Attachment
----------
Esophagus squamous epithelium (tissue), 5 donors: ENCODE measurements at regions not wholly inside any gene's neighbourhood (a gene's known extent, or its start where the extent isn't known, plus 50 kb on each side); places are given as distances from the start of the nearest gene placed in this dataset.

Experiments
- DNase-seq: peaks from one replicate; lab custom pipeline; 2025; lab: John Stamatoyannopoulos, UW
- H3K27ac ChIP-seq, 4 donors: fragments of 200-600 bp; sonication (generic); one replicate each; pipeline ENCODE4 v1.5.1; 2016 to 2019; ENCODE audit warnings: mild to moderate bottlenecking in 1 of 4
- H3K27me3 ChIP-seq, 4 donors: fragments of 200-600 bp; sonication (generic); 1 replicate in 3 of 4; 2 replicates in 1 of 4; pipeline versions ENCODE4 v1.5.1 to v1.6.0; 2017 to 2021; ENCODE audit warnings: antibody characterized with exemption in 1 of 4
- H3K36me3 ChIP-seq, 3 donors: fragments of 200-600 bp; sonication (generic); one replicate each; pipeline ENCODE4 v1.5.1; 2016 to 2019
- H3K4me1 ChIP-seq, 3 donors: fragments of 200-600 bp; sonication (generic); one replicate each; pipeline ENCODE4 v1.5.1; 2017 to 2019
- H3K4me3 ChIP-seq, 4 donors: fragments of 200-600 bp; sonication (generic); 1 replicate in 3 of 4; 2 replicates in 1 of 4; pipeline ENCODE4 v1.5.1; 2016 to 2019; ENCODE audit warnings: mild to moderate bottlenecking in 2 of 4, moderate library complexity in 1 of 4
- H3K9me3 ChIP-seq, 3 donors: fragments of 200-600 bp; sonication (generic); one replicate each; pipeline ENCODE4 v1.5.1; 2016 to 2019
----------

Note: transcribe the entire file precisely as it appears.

Esophagus squamous epithelium (tissue), 5 donors: ENCODE measurements at regions not wholly inside any gene's neighbourhood (a gene's known extent, or its start where the extent isn't known, plus 50 kb on each side); places are given as distances from the start of the nearest gene placed in this dataset.

Experiments
- DNase-seq: peaks from one replicate; lab custom pipeline; 2025; lab: John Stamatoyannopoulos, UW
- H3K27ac ChIP-seq, 4 donors: fragments of 200-600 bp; sonication (generic); one replicate each; pipeline ENCODE4 v1.5.1; 2016 to 2019; ENCODE audit warnings: mild to moderate bottlenecking in 1 of 4
- H3K27me3 ChIP-seq, 4 donors: fragments of 200-600 bp; sonication (generic); 1 replicate in 3 of 4; 2 replicates in 1 of 4; pipeline versions ENCODE4 v1.5.1 to v1.6.0; 2017 to 2021; ENCODE audit warnings: antibody characterized with exemption in 1 of 4
- H3K36me3 ChIP-seq, 3 donors: fragments of 200-600 bp; sonication (generic); one replicate each; pipeline ENCODE4 v1.5.1; 2016 to 2019
- H3K4me1 ChIP-seq, 3 donors: fragments of 200-600 bp; sonication (generic); one replicate each; pipeline ENCODE4 v1.5.1; 2017 to 2019
- H3K4me3 ChIP-seq, 4 donors: fragments of 200-600 bp; sonication (generic); 1 replicate in 3 of 4; 2 replicates in 1 of 4; pipeline ENCODE4 v1.5.1; 2016 to 2019; ENCODE audit warnings: mild to moderate bottlenecking in 2 of 4, moderate library complexity in 1 of 4
- H3K9me3 ChIP-seq, 3 donors: fragments of 200-600 bp; sonication (generic); one replicate each; pipeline ENCODE4 v1.5.1; 2016 to 2019